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depression of his mouth, and a general malformation of countenance so comically awkward that it never fails to bring down the house.' His enunciation is slow and emphatic, and his voice, though sharp and powerful, at times has a frequent tendency to dwindle into a shrill and unpleasant sound; but as before stated, the peculiar characteristic of his delivery is the remarkable mobility of his features, the frequent contortions of which excite a merriment his words could not produce.”
A third says:
“In perhaps the severest test that could have been applied to any man's temper—his political contest with Senator Douglas in 1858—Mr. Lincoln not only proved himself an able speaker and a good tactician, but demonstrated that it is possible to carry on the fiercest political warfare without once descending to rúde personality and course denunciation. We have it on the authority of a gentleman who followed Abraham Lincoln throughout the whole of that campaign, that, in spite of all the temptations to an opposite course to which he was continuously exposed, no personalities against his opponent, no vituperation or coarseness, ever defiled his lips. His kind and genial nature lifted him above a resort to any such weapons of political warfare, and it was the commonly-expressed regret of fiercer natures that he treated his opponent too courteously and urbanely. Vulgar personalities and vituperation are the last thing that can be truthfully charged against Abraham Lincoln. His heart is too genial, his good sense too strong, and his innate self-respect too predominant to permit him to indulge in them. His nobility of nature—and we may use the term advisedly-has been as manifest throughout his whole career as his temperate habits, his self-reliance, and his mental and intellectual power.”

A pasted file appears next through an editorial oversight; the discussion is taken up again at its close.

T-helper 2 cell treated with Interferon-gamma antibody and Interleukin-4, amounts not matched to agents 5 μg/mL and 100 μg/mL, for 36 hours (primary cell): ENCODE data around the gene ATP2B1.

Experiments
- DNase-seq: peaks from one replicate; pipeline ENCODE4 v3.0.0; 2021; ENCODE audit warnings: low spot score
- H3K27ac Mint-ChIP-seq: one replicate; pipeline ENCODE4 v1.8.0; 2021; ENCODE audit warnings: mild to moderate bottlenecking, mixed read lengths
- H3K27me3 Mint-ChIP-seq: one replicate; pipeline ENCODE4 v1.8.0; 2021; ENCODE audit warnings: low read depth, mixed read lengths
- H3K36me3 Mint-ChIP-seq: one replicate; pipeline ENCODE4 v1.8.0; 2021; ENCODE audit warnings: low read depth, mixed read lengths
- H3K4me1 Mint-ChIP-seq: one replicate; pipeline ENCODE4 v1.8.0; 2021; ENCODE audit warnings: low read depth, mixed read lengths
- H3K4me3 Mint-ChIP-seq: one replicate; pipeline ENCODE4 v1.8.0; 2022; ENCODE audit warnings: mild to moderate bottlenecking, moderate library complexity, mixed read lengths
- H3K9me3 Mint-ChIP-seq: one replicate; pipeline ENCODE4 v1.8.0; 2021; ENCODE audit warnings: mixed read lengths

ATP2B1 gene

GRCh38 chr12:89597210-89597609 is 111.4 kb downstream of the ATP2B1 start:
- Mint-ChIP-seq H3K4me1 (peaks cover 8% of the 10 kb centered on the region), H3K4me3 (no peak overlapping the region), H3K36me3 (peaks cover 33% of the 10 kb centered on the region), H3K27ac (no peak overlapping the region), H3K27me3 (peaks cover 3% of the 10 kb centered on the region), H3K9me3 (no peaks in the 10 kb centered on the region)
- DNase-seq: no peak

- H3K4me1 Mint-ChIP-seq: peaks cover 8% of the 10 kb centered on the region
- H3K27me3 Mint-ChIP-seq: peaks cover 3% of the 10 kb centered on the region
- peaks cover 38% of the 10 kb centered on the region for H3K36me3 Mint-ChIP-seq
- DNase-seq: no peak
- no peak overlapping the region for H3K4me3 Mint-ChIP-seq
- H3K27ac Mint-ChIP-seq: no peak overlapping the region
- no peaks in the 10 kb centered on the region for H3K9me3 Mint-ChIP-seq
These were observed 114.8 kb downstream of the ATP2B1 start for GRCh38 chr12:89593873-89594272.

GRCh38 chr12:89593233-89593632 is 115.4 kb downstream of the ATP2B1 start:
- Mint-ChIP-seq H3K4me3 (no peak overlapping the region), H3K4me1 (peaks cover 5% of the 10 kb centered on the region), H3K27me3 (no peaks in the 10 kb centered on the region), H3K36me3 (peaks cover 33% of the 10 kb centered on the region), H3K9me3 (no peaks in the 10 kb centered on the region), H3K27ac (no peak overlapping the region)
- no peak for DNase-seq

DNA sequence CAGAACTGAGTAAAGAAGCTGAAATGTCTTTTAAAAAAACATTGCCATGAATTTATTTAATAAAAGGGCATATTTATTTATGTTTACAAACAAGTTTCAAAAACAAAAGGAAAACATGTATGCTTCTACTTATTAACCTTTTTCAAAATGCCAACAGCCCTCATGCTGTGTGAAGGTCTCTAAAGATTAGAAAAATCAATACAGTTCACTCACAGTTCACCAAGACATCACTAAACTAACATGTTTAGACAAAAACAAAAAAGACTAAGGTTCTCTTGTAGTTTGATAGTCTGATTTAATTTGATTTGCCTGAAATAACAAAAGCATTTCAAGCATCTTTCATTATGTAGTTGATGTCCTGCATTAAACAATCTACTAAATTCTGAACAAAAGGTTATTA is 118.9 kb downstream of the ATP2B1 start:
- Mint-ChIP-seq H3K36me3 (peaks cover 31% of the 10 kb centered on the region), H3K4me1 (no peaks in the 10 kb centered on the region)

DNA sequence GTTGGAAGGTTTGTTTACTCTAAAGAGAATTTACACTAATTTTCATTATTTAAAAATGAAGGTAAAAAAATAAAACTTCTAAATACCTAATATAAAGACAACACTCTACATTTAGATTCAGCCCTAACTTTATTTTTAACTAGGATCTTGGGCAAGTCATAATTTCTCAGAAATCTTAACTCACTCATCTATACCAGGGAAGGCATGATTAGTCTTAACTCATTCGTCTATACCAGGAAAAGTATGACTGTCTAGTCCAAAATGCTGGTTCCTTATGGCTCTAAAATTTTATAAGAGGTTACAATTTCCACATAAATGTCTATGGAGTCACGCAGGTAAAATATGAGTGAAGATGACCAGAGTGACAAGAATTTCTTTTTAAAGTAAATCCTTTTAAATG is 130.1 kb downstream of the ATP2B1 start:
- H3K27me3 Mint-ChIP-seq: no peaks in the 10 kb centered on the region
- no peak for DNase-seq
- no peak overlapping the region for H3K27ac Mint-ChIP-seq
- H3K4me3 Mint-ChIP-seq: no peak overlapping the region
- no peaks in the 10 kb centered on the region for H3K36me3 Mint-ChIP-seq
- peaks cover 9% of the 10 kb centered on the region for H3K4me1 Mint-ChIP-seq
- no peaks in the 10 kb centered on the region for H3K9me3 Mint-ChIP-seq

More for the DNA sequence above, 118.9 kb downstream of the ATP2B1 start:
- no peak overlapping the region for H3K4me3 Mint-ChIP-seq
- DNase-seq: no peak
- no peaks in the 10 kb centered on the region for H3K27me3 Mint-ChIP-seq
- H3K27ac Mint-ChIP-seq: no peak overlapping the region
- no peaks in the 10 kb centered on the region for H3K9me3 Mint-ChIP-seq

And a fourth, a distinguished scholar, after listening to a speech delivered at Galesburgh, thus wrote:
“The men are entirely dissimilar. Mr. Douglas is a thick-set, finely-built, courageous man, and has an air of self-confidence that does not a little to inspire his supporters with hope.
Mr. Lincoln is a tall, lank man, awkward, apparently diffident, and when not speaking has neither oness in his countenance nor fire in bis eye.
“ Mr. Lincoln has a rich, silvery voice, enunciates with great distinctness, and has a fine command of language. He commenced by a review of the points Mr. Douglas had made. In this he showed great tact, and his retorts, though gentlemanly, were sharp, and reached to the core the subject in dispute. While he gave but little time to the work of review, we did not feel that any thing was omitted which deserved attention.